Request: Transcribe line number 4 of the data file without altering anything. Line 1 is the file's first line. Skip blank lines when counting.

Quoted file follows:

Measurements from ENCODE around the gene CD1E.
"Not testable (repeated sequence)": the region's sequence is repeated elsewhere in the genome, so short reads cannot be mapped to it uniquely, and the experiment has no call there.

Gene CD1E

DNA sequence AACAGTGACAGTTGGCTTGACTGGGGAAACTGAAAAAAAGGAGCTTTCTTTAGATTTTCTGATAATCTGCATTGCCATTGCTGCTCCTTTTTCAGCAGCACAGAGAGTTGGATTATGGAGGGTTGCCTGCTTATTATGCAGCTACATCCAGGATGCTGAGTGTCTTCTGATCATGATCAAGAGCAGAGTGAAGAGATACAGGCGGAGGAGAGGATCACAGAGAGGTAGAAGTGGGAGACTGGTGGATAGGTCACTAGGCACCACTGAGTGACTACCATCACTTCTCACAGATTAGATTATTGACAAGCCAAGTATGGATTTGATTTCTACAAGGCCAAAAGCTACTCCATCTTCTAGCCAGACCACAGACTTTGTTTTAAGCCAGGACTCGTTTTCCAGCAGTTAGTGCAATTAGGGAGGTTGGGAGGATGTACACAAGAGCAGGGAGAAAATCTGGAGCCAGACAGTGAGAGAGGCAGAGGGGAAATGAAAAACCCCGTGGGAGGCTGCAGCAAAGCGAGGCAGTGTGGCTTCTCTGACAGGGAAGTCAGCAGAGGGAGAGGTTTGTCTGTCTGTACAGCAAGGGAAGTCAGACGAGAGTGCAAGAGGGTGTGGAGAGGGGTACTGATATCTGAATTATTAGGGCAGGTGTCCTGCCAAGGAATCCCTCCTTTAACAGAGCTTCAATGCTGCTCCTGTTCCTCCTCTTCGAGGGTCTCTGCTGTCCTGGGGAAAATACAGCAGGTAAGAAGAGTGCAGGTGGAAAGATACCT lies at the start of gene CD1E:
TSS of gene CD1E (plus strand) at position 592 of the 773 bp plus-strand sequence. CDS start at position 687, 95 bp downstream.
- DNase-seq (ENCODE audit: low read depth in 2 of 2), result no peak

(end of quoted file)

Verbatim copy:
DNA sequence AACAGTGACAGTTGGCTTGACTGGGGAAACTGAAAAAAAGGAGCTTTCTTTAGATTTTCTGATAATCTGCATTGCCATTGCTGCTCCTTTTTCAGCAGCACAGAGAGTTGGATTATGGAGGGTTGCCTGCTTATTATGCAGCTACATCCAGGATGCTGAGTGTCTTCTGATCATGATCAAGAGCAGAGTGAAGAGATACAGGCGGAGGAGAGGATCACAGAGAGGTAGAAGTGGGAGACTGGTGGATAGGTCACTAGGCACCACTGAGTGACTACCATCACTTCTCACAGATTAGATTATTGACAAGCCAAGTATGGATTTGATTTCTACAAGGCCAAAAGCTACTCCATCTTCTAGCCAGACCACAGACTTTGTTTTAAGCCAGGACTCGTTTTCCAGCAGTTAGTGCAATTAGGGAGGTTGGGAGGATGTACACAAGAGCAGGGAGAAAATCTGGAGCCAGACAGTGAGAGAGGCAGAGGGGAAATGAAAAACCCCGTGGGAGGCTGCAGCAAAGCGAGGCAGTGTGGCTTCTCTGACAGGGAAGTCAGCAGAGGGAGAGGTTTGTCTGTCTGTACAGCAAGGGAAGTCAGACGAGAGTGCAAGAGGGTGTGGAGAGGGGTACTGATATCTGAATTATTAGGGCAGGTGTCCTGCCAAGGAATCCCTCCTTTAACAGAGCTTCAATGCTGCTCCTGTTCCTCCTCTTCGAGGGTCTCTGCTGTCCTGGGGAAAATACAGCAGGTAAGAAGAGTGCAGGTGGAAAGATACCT lies at the start of gene CD1E: